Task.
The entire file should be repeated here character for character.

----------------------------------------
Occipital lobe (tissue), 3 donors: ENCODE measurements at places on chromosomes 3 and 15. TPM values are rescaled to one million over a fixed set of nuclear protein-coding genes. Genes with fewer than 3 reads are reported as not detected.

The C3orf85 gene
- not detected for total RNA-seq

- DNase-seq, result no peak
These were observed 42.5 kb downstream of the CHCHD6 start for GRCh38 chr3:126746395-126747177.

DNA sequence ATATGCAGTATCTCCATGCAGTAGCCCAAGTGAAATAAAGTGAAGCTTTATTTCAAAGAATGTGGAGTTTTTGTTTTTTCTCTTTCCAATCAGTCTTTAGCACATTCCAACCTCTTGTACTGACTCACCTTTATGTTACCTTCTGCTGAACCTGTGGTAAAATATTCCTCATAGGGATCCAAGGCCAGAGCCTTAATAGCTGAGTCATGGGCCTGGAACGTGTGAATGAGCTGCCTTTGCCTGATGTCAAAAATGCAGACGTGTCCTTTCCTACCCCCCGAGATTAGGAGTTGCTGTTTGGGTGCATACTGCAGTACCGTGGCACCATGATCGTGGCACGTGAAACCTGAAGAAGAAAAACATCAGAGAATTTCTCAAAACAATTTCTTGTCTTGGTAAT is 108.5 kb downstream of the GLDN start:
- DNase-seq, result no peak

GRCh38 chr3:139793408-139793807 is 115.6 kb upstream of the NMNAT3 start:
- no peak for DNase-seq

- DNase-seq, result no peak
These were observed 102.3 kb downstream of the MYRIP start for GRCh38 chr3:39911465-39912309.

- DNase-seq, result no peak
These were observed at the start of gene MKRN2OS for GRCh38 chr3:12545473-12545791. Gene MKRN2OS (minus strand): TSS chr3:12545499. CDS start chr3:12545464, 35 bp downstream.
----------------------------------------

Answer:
Occipital lobe (tissue), 3 donors: ENCODE measurements at places on chromosomes 3 and 15. TPM values are rescaled to one million over a fixed set of nuclear protein-coding genes. Genes with fewer than 3 reads are reported as not detected.

The C3orf85 gene
- not detected for total RNA-seq

- DNase-seq, result no peak
These were observed 42.5 kb downstream of the CHCHD6 start for GRCh38 chr3:126746395-126747177.

DNA sequence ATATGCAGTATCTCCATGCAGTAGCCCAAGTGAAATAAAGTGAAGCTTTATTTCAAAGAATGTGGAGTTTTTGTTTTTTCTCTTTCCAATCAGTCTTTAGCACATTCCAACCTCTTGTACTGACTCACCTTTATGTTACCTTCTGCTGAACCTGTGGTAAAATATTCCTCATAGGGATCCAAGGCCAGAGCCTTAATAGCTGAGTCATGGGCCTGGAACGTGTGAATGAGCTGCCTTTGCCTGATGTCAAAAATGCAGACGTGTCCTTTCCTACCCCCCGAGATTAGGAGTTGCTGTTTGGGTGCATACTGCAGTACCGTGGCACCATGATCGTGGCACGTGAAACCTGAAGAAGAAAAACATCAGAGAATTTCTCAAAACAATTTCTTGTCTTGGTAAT is 108.5 kb downstream of the GLDN start:
- DNase-seq, result no peak

GRCh38 chr3:139793408-139793807 is 115.6 kb upstream of the NMNAT3 start:
- no peak for DNase-seq

- DNase-seq, result no peak
These were observed 102.3 kb downstream of the MYRIP start for GRCh38 chr3:39911465-39912309.

- DNase-seq, result no peak
These were observed at the start of gene MKRN2OS for GRCh38 chr3:12545473-12545791. Gene MKRN2OS (minus strand): TSS chr3:12545499. CDS start chr3:12545464, 35 bp downstream.